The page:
Book Review: Under the Knife

Under the Knife: The History of Surgery in 28 Remarkable Operations, by Arnold van de Laar, offers an eye watering, riveting, always accessible account of surgical techniques and development from biblical times through to the present day. The operations detailed focus on well known names – figureheads, tyrants and celebrities – as well as the medical practitioners who pioneered new practices, mostly without anaesthetic. Along the way technical terms commonly used by doctors are explained.

With the benefit of hindsight the unhygienic conditions that prevailed for so long may horrify, as will recurring treatments such as blood letting. For centuries surgeons and doctors were regarded separately, each developing their skills but rarely working together. Progress was sometimes accidental with a key observation or new practice ridiculed by peers until accepted by a high profile patient.

“in the Middle Ages common sense was obscured by tradition. Rather than looking at the results of their actions, our medieval forefathers would follow what some great predecessor had written in an ancient book.”

The Hippocratic Oath, historically taken by medical students as a step towards qualifying as a doctor, used to contain the line ‘I will not cut for stone’, implying that such dangerous practices as lithotomy – stone cutting – should be left to experts. The first operation detailed in the book involves a Dutch man who ignored this advice and, in desperation, cut out his own bladder stone at home. It was larger than a chicken’s egg and somehow he survived. The formation of such stones is explained as is the more standard operation to remove them and how this has changed over the years. Bladder stones are caused by bacteria. What was once an everyday complaint is now rare.

Treatment for asphyxia – problems with breathing – is then explored by detailing treatment of a very famous patient following a shooting – President John F. Kennedy. As we know he did not survive, following in the footsteps of the first president of the United States, George Washington, who suffocated after his doctors refused to perform a tracheotomy – a cut into the windpipe to allow air into the lungs. This and similar treatments are described along with when and why they may be needed.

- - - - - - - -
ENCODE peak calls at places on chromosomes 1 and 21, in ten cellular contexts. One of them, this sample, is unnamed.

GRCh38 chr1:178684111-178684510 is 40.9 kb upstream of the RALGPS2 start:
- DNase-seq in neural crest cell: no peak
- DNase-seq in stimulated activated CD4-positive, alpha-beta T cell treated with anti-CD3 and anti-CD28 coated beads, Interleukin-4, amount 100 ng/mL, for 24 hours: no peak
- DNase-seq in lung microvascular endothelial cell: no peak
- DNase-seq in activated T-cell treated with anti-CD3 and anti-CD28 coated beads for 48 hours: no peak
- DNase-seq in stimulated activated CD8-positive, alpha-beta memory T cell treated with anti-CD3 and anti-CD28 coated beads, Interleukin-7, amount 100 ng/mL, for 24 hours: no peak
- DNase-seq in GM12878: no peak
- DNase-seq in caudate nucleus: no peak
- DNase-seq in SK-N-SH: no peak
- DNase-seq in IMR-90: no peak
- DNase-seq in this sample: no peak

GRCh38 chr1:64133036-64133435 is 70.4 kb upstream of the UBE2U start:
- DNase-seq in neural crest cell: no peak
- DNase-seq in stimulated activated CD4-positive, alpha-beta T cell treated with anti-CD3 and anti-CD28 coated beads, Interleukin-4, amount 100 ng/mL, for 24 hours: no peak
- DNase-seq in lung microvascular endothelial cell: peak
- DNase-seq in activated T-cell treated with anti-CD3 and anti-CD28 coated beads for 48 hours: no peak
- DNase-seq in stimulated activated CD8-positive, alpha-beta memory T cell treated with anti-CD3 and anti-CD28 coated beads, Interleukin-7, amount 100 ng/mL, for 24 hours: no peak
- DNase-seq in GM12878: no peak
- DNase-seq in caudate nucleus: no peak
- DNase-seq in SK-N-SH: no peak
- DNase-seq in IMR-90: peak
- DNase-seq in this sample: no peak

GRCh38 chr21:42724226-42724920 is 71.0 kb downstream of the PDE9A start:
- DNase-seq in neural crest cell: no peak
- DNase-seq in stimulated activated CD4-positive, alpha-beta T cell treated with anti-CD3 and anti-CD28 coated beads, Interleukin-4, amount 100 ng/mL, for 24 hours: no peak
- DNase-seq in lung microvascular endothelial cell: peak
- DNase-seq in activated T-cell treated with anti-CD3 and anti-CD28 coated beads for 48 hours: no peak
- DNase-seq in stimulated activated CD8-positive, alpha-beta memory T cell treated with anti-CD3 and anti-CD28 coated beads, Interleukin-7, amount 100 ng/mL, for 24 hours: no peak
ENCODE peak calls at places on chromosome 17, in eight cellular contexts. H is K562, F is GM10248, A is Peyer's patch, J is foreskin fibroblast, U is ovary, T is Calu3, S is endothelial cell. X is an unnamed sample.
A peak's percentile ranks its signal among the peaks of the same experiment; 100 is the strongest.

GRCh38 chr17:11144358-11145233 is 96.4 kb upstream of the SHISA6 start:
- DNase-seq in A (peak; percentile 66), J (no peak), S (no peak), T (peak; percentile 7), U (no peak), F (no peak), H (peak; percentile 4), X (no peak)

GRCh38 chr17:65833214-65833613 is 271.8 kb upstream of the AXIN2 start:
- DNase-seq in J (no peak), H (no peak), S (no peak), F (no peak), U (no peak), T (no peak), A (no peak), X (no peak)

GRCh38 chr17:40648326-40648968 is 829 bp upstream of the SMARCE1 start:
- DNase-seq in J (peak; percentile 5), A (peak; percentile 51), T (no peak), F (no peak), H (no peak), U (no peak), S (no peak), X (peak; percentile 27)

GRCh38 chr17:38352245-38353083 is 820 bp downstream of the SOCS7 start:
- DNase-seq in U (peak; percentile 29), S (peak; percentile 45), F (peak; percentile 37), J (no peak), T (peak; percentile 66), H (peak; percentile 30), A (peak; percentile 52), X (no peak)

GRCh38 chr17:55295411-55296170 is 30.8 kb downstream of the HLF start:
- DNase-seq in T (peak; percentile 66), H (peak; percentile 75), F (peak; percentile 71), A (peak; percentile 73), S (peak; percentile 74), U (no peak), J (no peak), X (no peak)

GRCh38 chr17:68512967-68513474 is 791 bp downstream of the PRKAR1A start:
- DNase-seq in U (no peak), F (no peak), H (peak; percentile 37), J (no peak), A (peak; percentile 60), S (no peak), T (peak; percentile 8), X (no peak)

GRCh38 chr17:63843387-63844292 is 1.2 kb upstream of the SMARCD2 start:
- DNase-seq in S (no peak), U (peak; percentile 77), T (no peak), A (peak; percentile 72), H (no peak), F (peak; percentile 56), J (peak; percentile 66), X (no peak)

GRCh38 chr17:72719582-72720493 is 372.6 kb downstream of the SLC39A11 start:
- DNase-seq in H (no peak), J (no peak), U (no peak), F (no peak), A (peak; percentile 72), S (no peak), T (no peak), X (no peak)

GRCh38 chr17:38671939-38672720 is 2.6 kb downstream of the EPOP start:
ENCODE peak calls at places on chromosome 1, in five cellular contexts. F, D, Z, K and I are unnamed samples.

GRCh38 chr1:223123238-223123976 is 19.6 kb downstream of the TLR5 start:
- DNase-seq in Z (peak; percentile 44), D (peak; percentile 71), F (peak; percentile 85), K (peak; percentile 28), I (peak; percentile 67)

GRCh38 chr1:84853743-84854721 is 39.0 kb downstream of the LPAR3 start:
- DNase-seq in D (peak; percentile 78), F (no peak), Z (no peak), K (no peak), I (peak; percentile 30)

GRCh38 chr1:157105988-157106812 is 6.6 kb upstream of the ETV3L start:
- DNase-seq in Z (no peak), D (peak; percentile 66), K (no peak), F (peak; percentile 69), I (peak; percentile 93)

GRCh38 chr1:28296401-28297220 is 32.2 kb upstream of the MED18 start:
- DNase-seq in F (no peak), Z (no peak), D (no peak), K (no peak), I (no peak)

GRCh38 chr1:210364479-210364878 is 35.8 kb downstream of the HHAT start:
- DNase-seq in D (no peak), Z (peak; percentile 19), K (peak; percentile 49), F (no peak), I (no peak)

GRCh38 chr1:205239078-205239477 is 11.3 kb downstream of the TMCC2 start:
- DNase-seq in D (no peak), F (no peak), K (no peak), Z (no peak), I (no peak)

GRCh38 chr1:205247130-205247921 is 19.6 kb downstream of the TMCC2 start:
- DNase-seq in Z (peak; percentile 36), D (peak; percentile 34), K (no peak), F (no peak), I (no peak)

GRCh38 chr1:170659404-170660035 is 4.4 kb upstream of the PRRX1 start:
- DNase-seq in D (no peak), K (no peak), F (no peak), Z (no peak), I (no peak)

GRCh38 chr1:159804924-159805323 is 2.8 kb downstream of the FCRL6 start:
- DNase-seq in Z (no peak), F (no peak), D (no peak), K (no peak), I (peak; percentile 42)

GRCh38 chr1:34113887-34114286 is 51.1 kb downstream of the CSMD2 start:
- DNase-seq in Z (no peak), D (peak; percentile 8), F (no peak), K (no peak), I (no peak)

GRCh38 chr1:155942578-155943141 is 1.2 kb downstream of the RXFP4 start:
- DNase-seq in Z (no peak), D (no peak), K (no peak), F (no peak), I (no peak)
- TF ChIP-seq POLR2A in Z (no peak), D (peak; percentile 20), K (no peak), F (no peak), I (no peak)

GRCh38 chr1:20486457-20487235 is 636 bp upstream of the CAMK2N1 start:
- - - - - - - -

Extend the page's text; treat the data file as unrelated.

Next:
Further chapters cover other common complaints: wound healing, including reasons for circumcision; shock, which in medical terms means a failure of the blood’s circulatory system; obesity and its complications, recurrent amongst popes over the years; fracture; varicose veins and other problems caused when our ancestors decided to walk on two legs; peritonitis, which killed Harry Houdini; narcosis and the introduction of anaesthetics for which Queen Victoria was thankful; gangrene; aneurysm; castration; hernia; stroke and more.

Bob Marley died because his religion forbade him from accepting required treatment. Alan Shepard became the fifth man to walk on the moon thanks to a placebo. Lenin suffered multiple strokes throughout his life, the causes and effects of which likely contributed to making him the tyrant he became, although he may have been felled due to lead poisoning from a bullet that remained in his body following a shooting years previously.

As well as detailing key operations, methods of diagnosis are discussed along with complications that can arise due to surgical error. Successful surgeons can become much sought after, especially by those willing and able to pay. Michael DeBakey was one such man in the twentieth century. Described as a maestro by his famous patients he enjoyed to the full his reputation and fame. Nevertheless he dismissed an assistant’s concern during an operation and did not follow through when the patient, the deposed Shah of Iran, developed worrying post operative symptoms which ultimately led to the former leader’s death.

“great surgeons can sometimes make a mistake. Complications are, after all, part and parcel of operations and the risk of problems can never be counted out, no matter how great you are.”

Each of the twenty-eight chapters offers a fascinating insight into surgical developments and subsequent treatment. They are written with sympathy and wit in a style that enables lay readers to understand and learn more about doctor’s reasoning, vernacular and limitations.

For anyone interested in little known medical issues suffered by the famous over the centuries, in how their own body functions and the work of those who may be called upon to keep it going, this is a well structured, digestible, recommended read.

My copy of this book was provided gratis by the publisher, John Murray, via Bookbridgr

2 comments on “Book Review: Under the Knife

  1. I’ve been hearing about this one, it sounds great but I think I’m going to be too squeamish to read it myself! Excellent review.

    • Jackie Law says:

      Thanks. It is very well structured so easy to read without dumbing down. Surgeries were bloody and must have been excruciating for the patient but it offers a fascinating insight into their development.

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